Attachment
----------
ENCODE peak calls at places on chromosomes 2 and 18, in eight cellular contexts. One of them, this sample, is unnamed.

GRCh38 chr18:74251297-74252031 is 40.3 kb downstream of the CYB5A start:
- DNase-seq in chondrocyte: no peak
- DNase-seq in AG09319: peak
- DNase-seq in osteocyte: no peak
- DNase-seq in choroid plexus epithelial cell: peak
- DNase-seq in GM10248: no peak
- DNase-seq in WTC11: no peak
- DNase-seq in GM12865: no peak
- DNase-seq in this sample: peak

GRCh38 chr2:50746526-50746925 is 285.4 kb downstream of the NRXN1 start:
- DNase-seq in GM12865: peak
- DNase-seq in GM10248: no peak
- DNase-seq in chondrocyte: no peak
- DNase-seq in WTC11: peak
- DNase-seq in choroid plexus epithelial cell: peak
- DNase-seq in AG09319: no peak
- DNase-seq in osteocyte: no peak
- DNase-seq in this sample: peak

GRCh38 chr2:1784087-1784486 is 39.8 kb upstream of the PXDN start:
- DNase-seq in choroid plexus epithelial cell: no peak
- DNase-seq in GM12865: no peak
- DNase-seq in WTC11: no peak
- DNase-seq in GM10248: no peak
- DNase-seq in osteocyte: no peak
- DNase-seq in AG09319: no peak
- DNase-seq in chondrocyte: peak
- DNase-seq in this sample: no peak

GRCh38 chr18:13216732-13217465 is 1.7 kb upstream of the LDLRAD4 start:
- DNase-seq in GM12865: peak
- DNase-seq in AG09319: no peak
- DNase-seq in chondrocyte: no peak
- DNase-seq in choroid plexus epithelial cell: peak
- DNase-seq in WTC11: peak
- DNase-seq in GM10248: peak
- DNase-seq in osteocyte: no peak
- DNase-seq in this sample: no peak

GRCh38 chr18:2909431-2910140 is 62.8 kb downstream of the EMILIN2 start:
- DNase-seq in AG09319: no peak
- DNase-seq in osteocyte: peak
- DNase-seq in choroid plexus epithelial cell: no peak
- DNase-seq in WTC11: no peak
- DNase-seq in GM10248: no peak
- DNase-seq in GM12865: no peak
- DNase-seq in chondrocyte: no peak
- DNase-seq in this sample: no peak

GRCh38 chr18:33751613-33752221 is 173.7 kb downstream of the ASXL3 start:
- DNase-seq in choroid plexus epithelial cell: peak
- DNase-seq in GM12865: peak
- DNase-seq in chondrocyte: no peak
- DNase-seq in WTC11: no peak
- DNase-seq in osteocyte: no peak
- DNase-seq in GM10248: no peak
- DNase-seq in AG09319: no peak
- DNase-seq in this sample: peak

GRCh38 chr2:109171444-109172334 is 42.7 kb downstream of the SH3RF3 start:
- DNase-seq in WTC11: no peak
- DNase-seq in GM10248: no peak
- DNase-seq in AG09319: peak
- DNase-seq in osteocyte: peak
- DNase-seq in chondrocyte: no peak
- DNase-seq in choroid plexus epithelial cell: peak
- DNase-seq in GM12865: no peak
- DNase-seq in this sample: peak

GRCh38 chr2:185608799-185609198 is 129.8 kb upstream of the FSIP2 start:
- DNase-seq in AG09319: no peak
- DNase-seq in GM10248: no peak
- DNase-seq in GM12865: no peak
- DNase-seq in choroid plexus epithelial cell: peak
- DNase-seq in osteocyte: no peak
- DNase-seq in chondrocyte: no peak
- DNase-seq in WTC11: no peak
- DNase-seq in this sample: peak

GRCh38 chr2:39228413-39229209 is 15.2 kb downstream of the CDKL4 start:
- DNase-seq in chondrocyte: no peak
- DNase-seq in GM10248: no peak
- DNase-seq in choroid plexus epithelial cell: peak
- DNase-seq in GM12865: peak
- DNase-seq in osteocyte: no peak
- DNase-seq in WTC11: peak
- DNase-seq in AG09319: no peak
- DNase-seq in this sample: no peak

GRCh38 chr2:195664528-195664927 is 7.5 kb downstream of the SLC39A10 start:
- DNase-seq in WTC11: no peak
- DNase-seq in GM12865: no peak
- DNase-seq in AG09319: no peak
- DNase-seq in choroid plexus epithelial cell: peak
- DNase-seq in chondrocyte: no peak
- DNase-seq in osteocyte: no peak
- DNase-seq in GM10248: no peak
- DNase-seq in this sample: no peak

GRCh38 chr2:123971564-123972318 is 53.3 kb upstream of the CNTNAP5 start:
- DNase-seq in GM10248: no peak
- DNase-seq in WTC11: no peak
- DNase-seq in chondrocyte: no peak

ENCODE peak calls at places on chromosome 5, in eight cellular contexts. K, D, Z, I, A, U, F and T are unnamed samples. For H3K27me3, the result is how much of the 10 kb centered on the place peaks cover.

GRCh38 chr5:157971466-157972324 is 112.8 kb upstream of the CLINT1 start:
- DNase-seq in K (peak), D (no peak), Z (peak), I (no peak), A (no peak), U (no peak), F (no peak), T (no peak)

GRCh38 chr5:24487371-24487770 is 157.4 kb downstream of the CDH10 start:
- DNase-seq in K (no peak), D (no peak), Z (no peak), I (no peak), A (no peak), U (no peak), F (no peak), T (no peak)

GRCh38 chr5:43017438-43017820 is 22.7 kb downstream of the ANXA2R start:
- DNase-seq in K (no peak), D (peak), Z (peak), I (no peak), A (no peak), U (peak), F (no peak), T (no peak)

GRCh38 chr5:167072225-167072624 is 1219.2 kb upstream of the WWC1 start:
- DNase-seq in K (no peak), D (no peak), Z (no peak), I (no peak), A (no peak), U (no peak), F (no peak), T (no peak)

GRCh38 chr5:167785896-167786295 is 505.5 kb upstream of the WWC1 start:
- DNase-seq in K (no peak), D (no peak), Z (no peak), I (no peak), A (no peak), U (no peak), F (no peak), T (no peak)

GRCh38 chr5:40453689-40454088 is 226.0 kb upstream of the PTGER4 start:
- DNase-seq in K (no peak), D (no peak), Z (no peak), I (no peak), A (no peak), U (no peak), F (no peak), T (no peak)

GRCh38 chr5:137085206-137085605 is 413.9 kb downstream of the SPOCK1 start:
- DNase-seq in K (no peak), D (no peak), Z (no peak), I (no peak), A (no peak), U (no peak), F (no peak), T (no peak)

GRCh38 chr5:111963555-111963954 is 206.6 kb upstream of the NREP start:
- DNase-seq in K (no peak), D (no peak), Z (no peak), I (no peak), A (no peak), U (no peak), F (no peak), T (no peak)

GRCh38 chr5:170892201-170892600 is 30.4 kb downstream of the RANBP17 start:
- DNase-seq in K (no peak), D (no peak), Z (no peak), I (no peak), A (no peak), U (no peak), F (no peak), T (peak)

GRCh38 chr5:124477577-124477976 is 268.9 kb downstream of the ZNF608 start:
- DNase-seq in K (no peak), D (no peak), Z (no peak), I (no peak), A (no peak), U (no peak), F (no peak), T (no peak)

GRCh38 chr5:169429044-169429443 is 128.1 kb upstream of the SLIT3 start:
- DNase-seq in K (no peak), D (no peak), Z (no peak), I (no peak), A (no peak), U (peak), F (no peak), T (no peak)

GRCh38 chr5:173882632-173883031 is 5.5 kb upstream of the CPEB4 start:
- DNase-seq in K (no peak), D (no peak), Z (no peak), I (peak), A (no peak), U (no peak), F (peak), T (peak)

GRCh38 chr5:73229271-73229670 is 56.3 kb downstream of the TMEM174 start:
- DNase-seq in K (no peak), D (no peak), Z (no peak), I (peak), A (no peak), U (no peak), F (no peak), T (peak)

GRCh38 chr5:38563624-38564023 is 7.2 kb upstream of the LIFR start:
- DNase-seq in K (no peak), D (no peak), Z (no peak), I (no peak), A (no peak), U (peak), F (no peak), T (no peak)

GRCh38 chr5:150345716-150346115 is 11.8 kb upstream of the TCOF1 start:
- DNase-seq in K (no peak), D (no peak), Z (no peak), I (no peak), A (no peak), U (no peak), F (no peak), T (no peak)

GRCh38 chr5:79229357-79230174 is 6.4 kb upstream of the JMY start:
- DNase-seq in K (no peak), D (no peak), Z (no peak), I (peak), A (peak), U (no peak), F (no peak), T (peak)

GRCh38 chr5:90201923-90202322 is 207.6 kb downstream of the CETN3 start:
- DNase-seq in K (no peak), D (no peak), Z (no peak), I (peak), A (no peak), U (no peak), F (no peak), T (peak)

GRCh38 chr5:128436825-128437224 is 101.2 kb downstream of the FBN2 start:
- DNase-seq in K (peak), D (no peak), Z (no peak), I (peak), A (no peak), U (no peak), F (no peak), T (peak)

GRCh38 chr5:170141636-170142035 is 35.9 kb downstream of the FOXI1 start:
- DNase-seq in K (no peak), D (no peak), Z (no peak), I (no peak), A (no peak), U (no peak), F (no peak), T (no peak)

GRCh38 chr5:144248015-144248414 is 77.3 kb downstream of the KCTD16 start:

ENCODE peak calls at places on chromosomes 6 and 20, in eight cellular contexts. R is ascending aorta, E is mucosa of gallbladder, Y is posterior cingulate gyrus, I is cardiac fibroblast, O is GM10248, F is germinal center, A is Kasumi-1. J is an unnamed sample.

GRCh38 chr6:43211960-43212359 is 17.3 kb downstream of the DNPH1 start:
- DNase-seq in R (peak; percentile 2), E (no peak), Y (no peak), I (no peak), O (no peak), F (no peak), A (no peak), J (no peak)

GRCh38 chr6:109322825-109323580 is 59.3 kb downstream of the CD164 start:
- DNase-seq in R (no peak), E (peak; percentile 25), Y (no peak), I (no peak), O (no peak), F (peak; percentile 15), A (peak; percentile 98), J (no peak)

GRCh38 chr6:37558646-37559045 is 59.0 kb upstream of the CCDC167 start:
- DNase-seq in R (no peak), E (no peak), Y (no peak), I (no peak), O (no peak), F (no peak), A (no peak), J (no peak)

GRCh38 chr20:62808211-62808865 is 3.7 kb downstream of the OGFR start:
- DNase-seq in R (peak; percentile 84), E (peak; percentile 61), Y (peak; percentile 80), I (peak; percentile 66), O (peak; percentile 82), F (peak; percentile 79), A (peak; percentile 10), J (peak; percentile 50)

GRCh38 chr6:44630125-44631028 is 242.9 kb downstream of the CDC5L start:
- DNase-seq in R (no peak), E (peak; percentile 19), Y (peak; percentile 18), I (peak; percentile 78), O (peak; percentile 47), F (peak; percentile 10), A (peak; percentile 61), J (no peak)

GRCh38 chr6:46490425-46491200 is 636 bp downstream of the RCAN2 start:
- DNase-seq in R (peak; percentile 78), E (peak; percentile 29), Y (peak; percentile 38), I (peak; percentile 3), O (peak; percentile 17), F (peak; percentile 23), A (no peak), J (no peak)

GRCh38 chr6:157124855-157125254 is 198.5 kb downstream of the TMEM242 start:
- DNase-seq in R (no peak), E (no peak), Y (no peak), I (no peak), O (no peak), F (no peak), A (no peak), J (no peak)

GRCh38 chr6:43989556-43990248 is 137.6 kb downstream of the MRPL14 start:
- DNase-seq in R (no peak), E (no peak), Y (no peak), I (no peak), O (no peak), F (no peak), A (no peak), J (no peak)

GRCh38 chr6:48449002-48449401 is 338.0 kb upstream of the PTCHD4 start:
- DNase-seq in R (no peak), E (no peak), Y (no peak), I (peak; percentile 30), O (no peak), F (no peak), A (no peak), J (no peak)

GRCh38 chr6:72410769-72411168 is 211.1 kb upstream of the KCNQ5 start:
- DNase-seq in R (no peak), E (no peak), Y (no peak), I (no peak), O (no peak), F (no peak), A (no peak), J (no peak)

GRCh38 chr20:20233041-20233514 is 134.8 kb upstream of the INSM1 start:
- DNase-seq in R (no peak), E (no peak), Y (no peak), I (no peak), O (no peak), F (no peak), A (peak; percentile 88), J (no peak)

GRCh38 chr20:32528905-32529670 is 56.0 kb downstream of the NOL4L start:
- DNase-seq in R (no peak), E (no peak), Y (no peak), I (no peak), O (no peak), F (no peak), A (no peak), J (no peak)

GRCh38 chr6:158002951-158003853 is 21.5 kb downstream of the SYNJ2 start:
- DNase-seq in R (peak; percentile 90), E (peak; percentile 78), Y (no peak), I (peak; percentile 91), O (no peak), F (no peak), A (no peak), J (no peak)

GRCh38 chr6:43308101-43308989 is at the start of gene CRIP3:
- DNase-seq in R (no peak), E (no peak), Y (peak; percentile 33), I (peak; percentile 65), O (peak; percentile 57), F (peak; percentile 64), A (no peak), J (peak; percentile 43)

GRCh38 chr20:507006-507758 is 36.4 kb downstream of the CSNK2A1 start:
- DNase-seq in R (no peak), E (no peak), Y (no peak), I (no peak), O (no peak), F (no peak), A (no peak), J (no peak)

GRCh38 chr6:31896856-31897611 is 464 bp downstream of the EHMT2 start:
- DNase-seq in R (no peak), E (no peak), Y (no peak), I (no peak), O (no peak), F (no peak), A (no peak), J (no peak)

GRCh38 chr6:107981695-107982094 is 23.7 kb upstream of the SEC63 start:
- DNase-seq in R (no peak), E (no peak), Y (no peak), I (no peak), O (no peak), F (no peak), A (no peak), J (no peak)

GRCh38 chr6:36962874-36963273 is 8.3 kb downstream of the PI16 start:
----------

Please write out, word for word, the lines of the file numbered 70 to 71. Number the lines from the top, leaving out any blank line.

- DNase-seq in osteocyte: no peak
- DNase-seq in chondrocyte: no peak